On the priority list I was very low and should have been.  I was a medical patient taking up a surgical bed.  The level of healthcare I required meant staying in bed and letting the antibiotics do there work.  With that said I did have some expectations around the nature of rehabbing, 1. being knowledgeable and 2. being nutrition.  My first suspicion about knowledge level was a young care aid who asked me what polio was.  After explaining it her response was that she thought it was one of “those diseases you hear about in Islamic countries”.  I’m sorry but in my mind that’s not only ill-informed but it borders on racism.

hosiptalnutritionAs far as nutrition, while I don’t expect five star quality food I do have some expectations on nutritional value.   That is a slice of “Moroccan meatloaf” (and yes it exists I Googled it when I got home), next to that is a beef “ragout” with steamed to death carrots and some slice peach.  This was one of the better presented meals but I’m pretty sure there is very little real nutritional value there. Continue reading “The Decomposition of Healthcare – Part 3”

The Decomposition of Healthcare…Ripped Apart

“When wealth is lost, nothing is lost; when health is lost, something is lost; when character is lost, all is lost“… Billy Graham

I started discussing our crumbling health care system in my last post and promised some follow up.  I am basing this on my own personal experience however I can present hundreds of examples of poor medical decisions without searching to far.  I just came across this one while doing some research on the level of homelessness affecting the aging population plus it has a personal overtone to one of my own situations.

This was a story of an 82 year old women who was discharged from a hospital in North Vancouver following cancer treatment for breast cancer.  She was discharged to a homeless shelter, in part, because her apartment was bed bug infested.  That’s an issue that can partly avoided through proper home care.  Having a house keeper come by at least once a week can be a big help but apparently cleanliness and housekeeping are not considered a homecare service.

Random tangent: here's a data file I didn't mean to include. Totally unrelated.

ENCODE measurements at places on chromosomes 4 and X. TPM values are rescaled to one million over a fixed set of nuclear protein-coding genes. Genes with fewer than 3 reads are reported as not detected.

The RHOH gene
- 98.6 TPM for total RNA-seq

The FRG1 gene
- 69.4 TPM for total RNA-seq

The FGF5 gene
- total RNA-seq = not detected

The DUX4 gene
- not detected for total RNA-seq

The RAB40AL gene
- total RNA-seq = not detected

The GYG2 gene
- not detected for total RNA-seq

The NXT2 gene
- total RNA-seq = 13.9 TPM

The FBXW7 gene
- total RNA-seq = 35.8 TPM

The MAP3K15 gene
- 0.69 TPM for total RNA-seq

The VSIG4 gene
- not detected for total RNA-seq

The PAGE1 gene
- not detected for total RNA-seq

My own discharge was delayed due to concerns over my ability to live alone.  While in hospital, with a major infection, I was approached by discharged services to see what I could use to make home a little better.  I asked about house cleaning, not an easy task from a wheelchair.  Whenever I wash my floors I have to go back over them with a dry mop to clean up the tire marks left due to wet wheels so house cleaning can be a challenge.  However, based on the current thinking of health “administrators” house cleaning is not really seen as a health “care” issue.  Unfortunately this administrative type thinking is pushed upon the care side of the program…case in point.

In my last post I spoke of my time in emergency waiting to be transferred to an in-patient medical bed.  What I failed to mention was the introduction of the “hospitalist“, a concept I was aware of but have had limited experience with.  Mine (and for protection of his privacy I can’t use his name even though he deserves praise) was a very nice genuine fellow.  I was pretty please since he took time every day to touch base with me in emerg and eventually was able to obtain a bed for me on a surgical unit.  So after three days in emerg I was moved to a four bed unit on a surgical unit.  Hooray I now have a home of sorts.  In a twisted way (my 20% jaded side coming out here) I went from the homelessness of emerg to the temporary social housing on the surgical unit.  Process is process, fill in your own content (I’m suppose to wink here)…

So here I was in a unit with two gentleman awaiting nursing home placement.  I believe they were both victims to dementia but I was the diagnosing person.  After watching for almost four days I must say I am a little concerned about that the future holds for me as far as health-care is concerned.  Some people just are not cut out to work with people and there were certainly a couple that are probably in the wrong field but you get what you pay for and health administrators put budget ahead of quality.  They have been doing that since the mid 80’s with the advent of credentialism which puts a lot of lower paid workers in positions of trust they really are not capable of but it fits the budget.

When you know your history you start to realize just how wide the door was opened for hospital “administrators” following the Susan Nelles case.  Nursing care was put behind administrative accountability, at least that’s the way it has been twisted over the last 30 years.  We now confuse health administration with health care while throwing countless tax dollars at administration.  Anyway back to my point..

cardboardurinalWhen you read countless news stories from across Canada about huge wages and severance packages being paid to health administrator’s you have to question why hospitals are stuck with a budget for cardboard urinals.  I can understand the preference for a health facility to want something like hospitalist, there can be some financial benefit but not as a tool for administration to control bed flow.  The idea of re-using cardboard urinals just pushes the boundaries of the envelope to overfill. Continue reading “The Decomposition of Healthcare…Ripped Apart”